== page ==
Last week, after an eternity of being an irrelevent player, Microsoft once again stepped foot in the phone market by releasing Windows Phone 7, a mobile operating system built completely from scratch and a successor to their Windows Mobile platform. HTC, Samsung and LG all have released WP7 phones on the platform's launch date, and the reviews have been pouring.
It's almost unanimous: the only WP7 phone that matters (to us in the U.S. at least) is the Samsung Focus. Hardware wise, this phone has it all:
- 480 x 800, 4 inch super AMOLED screen
- 1 GHz Snapdragon processor
- 512 MB of RAM
- 8 GB internal storage with microSD slot for an additional 32 GB
- 802.11 n
- 5 megapixel camera, with 720p HD video recodring
They didn't introduce anything new with the Focus, but they did manage to pack the best of what's available in the top end of the phone market today, and that's not so bad considering that hardware is about to peak itself out in the phone market simply due to battery technology. So basicaly, it's all up to the OS to determine if the phone is relevent.
Microsoft did a great job with Metro, WP7's user interface. It doesn't try to be something it's not. Instead of copying the iPhone's styles, with it's glossy app icons that look like marble button's (something that Android tried to do and didn't quite succeed), everything is flat and mate, very modern and true to itself. It simply looks "right" for a phone trying to portray today's take on what a modern UI should look like. Performance is right on par as well, with little to no lag according to my personal experience and the reviews. However, it does lack in one department; features:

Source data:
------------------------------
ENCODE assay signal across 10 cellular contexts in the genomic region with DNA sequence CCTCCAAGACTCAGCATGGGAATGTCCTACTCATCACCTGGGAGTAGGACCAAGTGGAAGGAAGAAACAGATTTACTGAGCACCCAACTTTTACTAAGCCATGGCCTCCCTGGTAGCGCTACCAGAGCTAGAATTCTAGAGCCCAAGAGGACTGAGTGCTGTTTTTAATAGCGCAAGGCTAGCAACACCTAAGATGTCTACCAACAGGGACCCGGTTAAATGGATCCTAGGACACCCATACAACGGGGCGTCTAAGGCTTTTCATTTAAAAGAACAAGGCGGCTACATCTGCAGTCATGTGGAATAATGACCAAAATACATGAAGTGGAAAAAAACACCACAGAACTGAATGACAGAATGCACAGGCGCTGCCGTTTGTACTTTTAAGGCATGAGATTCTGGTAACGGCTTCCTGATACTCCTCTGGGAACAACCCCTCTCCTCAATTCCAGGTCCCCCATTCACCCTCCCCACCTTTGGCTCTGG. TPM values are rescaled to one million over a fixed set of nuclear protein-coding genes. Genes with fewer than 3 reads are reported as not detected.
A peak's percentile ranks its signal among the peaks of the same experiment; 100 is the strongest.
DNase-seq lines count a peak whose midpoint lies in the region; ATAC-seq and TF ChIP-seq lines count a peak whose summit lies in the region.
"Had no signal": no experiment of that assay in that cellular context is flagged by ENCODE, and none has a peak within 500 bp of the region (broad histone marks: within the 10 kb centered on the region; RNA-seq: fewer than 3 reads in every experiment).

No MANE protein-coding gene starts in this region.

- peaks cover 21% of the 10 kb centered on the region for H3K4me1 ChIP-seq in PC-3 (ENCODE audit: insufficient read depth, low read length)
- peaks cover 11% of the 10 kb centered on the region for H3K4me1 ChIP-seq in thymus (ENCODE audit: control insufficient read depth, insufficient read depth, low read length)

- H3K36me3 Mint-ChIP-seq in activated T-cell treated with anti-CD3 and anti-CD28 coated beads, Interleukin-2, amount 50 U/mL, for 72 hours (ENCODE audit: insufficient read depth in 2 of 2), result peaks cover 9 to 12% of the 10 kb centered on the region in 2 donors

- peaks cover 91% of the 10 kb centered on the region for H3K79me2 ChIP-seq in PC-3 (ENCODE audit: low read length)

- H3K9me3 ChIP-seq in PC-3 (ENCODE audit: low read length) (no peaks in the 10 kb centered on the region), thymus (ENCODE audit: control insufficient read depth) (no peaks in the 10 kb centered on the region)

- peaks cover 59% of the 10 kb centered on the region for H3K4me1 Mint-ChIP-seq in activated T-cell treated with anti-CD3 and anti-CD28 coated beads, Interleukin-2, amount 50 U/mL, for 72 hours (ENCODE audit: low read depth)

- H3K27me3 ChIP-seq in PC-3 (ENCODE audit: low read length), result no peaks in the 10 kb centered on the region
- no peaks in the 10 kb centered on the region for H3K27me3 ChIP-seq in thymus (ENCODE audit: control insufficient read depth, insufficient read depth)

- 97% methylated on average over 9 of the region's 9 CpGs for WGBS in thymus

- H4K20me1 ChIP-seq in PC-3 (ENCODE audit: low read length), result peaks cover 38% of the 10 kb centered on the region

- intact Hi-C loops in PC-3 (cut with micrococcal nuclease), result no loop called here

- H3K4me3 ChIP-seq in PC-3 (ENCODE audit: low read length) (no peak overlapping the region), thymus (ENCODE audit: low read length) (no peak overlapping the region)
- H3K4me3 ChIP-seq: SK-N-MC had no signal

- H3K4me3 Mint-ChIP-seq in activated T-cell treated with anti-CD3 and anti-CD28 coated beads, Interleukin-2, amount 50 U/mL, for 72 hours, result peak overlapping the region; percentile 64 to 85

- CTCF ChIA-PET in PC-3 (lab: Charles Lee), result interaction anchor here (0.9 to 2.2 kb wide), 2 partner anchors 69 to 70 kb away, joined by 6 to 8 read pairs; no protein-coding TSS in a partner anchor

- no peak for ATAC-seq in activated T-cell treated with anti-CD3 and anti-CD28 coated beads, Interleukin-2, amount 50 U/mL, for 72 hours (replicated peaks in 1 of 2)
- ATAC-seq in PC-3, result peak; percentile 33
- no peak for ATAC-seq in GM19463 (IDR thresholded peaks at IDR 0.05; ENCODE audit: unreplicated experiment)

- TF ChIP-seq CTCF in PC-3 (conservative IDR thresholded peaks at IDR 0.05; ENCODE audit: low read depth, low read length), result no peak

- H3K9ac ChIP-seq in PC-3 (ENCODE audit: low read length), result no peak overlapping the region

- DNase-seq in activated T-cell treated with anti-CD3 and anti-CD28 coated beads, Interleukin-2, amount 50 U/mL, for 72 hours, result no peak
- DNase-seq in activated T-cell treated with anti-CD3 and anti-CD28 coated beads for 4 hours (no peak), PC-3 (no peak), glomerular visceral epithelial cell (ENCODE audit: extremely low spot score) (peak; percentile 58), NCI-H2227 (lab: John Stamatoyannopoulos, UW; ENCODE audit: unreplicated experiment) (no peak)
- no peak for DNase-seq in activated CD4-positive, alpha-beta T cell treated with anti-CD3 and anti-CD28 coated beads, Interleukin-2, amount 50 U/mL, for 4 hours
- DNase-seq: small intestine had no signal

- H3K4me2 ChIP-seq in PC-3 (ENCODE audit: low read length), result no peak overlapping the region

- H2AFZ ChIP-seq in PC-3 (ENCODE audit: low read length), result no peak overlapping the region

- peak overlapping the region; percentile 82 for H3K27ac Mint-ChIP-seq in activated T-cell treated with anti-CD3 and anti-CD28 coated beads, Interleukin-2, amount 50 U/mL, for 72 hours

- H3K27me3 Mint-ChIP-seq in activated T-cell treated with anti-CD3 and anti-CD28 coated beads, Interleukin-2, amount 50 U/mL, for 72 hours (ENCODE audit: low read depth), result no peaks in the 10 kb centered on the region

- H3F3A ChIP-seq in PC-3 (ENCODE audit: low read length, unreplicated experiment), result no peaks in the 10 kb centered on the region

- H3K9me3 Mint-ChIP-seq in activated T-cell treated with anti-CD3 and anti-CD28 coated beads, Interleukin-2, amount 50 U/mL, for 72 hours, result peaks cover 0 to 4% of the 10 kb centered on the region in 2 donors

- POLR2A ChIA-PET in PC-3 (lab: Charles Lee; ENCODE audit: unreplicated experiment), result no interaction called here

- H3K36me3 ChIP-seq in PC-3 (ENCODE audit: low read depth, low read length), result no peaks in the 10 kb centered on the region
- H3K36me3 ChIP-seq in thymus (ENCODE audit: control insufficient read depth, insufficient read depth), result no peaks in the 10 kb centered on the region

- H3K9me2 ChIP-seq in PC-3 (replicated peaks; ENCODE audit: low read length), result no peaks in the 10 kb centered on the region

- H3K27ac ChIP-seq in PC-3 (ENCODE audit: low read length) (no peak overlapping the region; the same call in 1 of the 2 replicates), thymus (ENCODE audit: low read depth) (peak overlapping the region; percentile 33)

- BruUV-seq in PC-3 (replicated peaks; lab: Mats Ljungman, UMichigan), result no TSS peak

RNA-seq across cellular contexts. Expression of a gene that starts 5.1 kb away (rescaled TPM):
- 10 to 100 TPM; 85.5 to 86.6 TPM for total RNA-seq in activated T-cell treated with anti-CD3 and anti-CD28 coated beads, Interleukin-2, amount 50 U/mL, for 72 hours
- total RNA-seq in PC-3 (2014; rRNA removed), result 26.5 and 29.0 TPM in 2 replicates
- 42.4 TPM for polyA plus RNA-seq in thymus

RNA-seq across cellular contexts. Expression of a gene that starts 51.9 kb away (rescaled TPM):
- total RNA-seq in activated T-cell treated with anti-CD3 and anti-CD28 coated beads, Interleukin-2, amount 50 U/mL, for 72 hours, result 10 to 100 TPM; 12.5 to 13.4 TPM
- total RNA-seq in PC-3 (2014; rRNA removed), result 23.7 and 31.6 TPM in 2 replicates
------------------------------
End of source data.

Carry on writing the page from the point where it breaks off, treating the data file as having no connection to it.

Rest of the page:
- No copy/paste
- No multitasking (not even Pandora)
- No device encryption for email (a must for exchange servers) = no work email
- No HTML5 or Flash support
- No device-wide search
- No advance network settings (static IP, VPN, etc…)
In comparison, the iPhone with iOS 4 supports all of the above except Flash (The Skyfire app actually brings Flash to iPhone, but it's still somewhat limited) and Android is even bringing Flash to the table with their latest versions.
So what does this mean? Is WP7 set for failure? Not necessarily. If you remember when the iPhone first launched back in 2007, it had most (not all) of the limitations listed above, and Apple's legendary App Store wasn't even introduced until a year later when they released the iPhone 3G. So truth be told, Microsoft does have a somewhat on par first stab with WP7 when compared to Apple's iPhone in 2007.
But that was 2007, this is 2010, and we're only a few months from 2011. Times have changed, consumer perceptions has changed, and if Microsoft wants to avoid having it's brand new ticket to the mobile phone race not end on the ground, they need to step it up and patch up WP7's shortcomings with speedy OS updates. And by speedy, I mean faster then anyone has ever done before.